Words: Rachael Clegg Photographs: Bernard Hargreaves Collection
Bernard Hargreaves’ life has been one of kitchen sink glamour.
Innovator, engineer, Lancashire publican, motorcycle racer and Cold War radar technician, Hargreaves’ experiences scream with colour.
And as if the stories weren’t enough, they’re accompanied by Bernard’s rich, Clitheroe-shaped language.
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Hargreaves fell into racing – quite literally – when he was a young boy riding his dad’s Velocette. “I was riding down Hawthorn Lane in Clitheroe on a Velocette with a three-speed Sturmy Archer and it was my first attempt at a foot-change gear and I crashed into a garden fence.
I fell into it and part of the fence speared into my left knee just above the joint. I dashed to my gran’s garage and was then sent to the GP. When I got home I was in a lot of trouble!”
As his punishment, Hargreaves was asked to saw up timber for his father, but instead managed to persuade someone else to do it in exchange for fixing his AJS.
“There was a man who stored his AJS at the shed and he offered to saw the wood if I fixed his bike.” Naturally, Hargreaves relished the opportunity to get his hands on the bike.
Born in 1929, the war ended just as Hargreaves turned 16. Ongoing petrol rations didn’t affect the progress of his motorcycling career as his father ran a modest haulage company, which allowed the young Hargreaves to keep his hobby topped-up.
After refining his two-wheeled topiary, Hargreaves moved onto riding on the roads, much to the relief of Clitheroe’s suburban residents.
His first road bike was a Model 50 Norton, which he used on the roads and also on dirt tracks as a make-shift scrambler. Hargreaves’ road-racing debut was in 1947 at Altcar, near Liverpool, racing a pushrod Norton against the likes of Eric Briggs, Denis Parkinson, Stan Barnett and Fred Wallis.
Soon the Norton was replaced with a 250cc Velocette MOV and by 1949 he’d progressed enough to qualify for the Clubman’s TT.
It was a successful debut. Hargreaves came third in the 250cc Lightweight TT, but the following year was less successful after his prop-stand lug caught the road. Hargreaves fell off and broke his leg.
However, two years later came Hargreaves staggering, physics-defying victory, at the 1950 Clubman’s TT.
That race – Wednesday June 11, 1952 – saw 87 starters set off in groups of three at 30 second intervals.
Hargreaves was one of 28 Triumphs, but none of them were to experience the drama that Hargreaves was put through in what must have been a most gruelling race.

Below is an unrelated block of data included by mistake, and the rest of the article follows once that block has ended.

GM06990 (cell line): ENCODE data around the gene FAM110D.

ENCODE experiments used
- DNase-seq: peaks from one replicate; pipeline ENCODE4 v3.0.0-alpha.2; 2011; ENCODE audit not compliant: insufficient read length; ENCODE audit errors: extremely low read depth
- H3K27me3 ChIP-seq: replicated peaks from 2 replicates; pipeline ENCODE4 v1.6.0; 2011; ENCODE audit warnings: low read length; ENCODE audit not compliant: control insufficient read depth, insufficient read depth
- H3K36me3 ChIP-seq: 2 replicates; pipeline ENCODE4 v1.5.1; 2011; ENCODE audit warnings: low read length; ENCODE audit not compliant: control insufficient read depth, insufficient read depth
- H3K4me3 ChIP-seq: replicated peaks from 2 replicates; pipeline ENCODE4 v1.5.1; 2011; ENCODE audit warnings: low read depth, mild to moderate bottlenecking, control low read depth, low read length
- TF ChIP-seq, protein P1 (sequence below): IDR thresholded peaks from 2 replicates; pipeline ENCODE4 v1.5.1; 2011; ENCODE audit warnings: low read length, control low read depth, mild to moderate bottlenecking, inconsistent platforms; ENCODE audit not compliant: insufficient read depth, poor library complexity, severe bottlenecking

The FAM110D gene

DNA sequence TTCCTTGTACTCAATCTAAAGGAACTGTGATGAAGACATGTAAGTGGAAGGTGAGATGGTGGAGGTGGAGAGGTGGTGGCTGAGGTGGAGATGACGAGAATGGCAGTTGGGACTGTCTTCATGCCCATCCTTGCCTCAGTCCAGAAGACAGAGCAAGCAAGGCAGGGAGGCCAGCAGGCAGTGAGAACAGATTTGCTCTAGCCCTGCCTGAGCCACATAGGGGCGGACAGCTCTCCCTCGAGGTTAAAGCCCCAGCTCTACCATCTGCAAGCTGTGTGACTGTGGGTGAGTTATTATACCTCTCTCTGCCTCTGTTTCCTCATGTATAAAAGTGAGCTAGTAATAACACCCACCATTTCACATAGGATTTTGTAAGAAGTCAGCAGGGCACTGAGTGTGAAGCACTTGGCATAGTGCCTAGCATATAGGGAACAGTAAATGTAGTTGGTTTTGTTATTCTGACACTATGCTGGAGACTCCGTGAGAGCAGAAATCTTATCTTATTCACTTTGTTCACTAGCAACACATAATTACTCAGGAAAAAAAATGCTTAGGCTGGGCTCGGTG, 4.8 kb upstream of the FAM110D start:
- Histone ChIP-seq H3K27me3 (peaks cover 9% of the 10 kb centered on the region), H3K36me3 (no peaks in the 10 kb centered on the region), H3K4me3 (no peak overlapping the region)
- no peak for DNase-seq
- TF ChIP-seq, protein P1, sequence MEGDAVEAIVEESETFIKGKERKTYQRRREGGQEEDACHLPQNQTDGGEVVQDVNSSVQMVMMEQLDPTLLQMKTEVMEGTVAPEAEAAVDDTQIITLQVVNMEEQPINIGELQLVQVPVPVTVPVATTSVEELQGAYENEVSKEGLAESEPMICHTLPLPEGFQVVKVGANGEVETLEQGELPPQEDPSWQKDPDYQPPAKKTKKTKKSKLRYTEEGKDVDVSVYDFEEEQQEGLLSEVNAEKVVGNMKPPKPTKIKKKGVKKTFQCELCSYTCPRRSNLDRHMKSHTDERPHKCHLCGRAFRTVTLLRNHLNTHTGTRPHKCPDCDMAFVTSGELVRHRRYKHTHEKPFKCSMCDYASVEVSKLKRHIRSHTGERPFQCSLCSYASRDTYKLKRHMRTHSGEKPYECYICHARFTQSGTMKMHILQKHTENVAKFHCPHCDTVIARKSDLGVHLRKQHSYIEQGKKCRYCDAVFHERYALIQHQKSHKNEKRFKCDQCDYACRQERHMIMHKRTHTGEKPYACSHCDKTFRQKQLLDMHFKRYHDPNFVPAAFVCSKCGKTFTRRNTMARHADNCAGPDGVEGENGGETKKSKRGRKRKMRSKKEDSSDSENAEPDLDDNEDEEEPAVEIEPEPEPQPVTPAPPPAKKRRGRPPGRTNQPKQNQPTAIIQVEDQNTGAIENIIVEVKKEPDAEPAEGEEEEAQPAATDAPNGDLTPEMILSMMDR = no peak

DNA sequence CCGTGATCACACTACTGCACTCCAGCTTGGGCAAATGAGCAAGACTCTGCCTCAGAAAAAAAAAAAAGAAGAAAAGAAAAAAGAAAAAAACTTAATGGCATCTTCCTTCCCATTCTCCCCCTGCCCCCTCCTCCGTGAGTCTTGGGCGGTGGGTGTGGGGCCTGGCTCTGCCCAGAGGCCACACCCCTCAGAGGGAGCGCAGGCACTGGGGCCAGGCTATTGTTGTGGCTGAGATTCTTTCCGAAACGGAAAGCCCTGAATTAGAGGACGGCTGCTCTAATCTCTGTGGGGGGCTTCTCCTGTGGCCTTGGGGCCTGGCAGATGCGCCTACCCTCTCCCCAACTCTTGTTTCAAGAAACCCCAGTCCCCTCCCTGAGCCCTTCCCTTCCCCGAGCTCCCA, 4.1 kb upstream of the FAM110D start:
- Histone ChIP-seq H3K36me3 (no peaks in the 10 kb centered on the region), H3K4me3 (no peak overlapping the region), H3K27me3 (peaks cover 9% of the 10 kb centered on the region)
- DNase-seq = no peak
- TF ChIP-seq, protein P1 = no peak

Hargreaves’ idiosyncratic block capital notes tell the story. “I had the race won, in theory, before it started,” he wrote, in spidery ink.
“I expected a win and a fastest lap.” This was clearly an occasion that verifies the theory of mind over matter. Hargreaves’ triumphant premonition came true: he won the race in spite of his back wheel nut breaking loose.
While this would have been a terrifying prospect for most riders, for Hargreaves it was nothing more than a hiccup that required some creative thinking.
“I had no option but to keep the ‘rear top run’ holding the wheel in situ. And I screwed the steering damper, which must have looked awful negotiating those slow tight corners.”
As if a precarious back wheel wasn’t enough of an obstacle, Hargreaves also decided to gamble on his fuel supply.
“I figured that I could just about do it without a pit stop. I just had to take all areas in as high a gear as possible to build up a fuel surplus.”
It wasn’t just to save time that Hargreaves decided not to make a pit stop. “If I’d have stopped and they’d spotted I didn’t have a rear wheel nut they wouldn’t have let me go back out.”
Even 63 years on, Hargreaves maintains that had he prepared the bike himself he wouldn’t have had these mechanical problems. “Tyrell Smith and Ernie Nott – who were running the bike – should have given it to me to sort out myself.
“I scared myself silly during that race with that wheel nut coming off, but in the heat of the battle I just cracked on with it. I had massive hand blisters afterwards and bleeding knees. I didn’t shut the throttle at any point and that made for a very hairy ride.”
He was, to put it bluntly, flying. Even travelling marshall Allan Jefferies said that Hargreaves was the quickest Clubman racer on the course.